It has become a Japanese New Year’s Eve tradition for me to go on a celebratory bus tour with Saki and Masako (and fifty-odd other well-lubricated revelers). Typically we leave Tokyo in late afternoon or early evening, merge onto the crowded highway, en route to our first (and arguably most important) destination, the service area pee stop. There will be at least a couple of those along the way, as the median age of the group is well into the, um, golden years. By midnight or thereabouts, we arrive at a temple or shrine, to bow our heads in supplication to the pantheon of Japanese gods for a happy upcoming year, and to divest ourselves of five-yen coin offerings wherever an opportunity presents itself. At the appointed time, we make our way back to the bus, bound for the coast to freeze our butts off awaiting the first sunrise of the year.
This year we went to Ise Jingu, several hours drive south of Tokyo, near the bustling port city of Nagoya. It is said to be the home of Yata no Kagami, the Sacred Mirror, one of the holiest of Shinto relics. The mirror is not for mere mortals to see, however, as it reflects capital-T Truth, and as highly regarded Western Lama Jack Nicholson once observed, “You can’t handle the truth!” The shrine dates back at least fifteen hundred years (although some estimates place its beginnings as early as a couple of centuries BC), and it is faithfully reconstructed every twenty years. There are two building sites adjacent to one another, and the shrine alternates between the two; the new building is completed before the old one is torn down to ensure a seamless transition of the deity within. The next rebuilding will take place in 2013.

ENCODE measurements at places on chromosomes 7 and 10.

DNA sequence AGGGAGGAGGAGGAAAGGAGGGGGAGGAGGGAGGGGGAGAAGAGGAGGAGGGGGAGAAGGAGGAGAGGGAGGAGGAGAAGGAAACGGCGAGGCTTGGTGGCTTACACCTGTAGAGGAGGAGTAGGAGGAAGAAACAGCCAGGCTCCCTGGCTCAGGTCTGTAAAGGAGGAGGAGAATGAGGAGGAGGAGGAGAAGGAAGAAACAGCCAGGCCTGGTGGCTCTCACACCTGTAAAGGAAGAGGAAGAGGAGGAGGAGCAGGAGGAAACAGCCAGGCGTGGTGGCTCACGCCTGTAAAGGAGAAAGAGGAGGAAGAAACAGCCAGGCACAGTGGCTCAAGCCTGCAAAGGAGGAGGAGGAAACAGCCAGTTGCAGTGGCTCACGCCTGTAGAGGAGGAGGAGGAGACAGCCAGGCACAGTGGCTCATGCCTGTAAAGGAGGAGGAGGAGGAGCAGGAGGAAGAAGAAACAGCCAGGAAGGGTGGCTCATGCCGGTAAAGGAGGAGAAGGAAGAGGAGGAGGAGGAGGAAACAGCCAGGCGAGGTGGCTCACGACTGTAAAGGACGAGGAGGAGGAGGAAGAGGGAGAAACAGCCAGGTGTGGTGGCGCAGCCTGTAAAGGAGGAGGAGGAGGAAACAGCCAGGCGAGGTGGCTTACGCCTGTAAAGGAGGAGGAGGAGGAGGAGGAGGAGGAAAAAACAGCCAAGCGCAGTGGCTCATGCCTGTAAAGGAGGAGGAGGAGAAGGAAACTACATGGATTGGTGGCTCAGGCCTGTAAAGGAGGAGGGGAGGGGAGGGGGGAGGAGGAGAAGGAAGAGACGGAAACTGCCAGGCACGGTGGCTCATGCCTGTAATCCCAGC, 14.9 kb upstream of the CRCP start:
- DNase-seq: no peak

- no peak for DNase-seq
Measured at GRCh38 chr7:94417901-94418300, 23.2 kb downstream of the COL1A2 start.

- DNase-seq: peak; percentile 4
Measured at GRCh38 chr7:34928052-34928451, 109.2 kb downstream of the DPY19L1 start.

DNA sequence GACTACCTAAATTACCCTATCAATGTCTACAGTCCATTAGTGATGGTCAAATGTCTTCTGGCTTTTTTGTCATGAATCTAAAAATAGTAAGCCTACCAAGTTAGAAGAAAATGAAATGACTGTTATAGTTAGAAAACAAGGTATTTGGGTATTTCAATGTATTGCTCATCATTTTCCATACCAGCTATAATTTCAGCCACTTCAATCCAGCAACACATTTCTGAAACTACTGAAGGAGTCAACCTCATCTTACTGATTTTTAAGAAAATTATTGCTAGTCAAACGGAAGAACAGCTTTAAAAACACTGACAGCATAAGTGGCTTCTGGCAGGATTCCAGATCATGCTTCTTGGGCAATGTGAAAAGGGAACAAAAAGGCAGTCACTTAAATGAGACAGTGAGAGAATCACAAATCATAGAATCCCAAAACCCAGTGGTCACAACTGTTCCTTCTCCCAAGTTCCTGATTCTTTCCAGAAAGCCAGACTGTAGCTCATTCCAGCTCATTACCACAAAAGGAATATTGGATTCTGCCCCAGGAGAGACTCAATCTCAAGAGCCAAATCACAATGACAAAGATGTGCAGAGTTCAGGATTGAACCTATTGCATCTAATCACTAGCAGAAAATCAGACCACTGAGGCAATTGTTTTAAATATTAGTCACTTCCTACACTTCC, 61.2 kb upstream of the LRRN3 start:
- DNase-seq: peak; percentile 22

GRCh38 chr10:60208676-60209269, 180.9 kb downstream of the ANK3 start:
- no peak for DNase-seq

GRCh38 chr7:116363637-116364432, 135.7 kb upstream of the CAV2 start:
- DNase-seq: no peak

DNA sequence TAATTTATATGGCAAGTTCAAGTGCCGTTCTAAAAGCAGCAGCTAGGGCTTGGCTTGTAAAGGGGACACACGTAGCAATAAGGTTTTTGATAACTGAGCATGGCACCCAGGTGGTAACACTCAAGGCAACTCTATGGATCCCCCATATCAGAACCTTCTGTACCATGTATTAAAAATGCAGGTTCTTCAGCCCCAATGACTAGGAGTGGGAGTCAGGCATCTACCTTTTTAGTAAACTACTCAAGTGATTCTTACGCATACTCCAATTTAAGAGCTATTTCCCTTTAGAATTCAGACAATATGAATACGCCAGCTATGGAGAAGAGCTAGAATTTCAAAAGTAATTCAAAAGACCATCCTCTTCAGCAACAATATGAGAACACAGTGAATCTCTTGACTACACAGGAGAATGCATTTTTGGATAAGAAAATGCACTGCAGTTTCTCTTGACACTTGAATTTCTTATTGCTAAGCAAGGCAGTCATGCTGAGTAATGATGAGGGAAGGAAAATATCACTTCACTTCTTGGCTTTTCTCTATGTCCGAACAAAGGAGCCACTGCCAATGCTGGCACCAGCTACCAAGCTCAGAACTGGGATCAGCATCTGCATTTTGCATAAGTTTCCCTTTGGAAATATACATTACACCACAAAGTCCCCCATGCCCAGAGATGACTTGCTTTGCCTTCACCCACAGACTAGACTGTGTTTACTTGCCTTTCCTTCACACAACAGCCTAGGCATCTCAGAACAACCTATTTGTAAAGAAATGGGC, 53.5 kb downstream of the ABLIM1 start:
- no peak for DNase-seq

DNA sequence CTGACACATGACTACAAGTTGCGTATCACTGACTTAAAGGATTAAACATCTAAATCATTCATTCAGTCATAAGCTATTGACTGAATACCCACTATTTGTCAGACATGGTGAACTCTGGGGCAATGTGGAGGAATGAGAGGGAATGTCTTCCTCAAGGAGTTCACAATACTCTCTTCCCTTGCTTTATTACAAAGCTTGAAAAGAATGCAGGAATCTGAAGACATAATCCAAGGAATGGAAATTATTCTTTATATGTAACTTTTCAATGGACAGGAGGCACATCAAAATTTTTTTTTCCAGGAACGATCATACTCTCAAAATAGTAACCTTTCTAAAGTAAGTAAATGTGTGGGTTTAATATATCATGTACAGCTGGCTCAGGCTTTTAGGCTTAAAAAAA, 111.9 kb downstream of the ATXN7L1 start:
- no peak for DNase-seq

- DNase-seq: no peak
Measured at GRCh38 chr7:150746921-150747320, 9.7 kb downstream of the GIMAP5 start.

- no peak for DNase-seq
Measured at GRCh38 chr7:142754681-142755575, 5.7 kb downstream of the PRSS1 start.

Note: if you click on the pictures, wait until they reload, and then click on them again, you can see quite a large high-res version, perhaps four times the size you see here.
The village adjacent to Ise Jingu stays open until the wee hours, offering food, incense, charms, and various handcrafts (thankfully, no cheesy T-shirts). One shop that caught my fancy had a selection of colored thread or string, intricately woven into watchbands, belts, toys and charms:
The food was pretty amazing as well, especially the fish. The happy guy pictured here is grilling smallish silvery fish in their entirety. You eat the head, the tail, the fins, even the bones. He cuts them into pieces with heavy-duty scissors, and puts them on a plate, upon which customers descend in a decidedly un-Japanese feeding frenzy:
In the morning, a cloud bank hung on the horizon, and it seemed unlikely that we would get to see the sunrise. But my luck held out (I am batting 1000 thus far), and the juxtaposing of sun and clouds made for a dramatic and auspicious beginning to the New Year: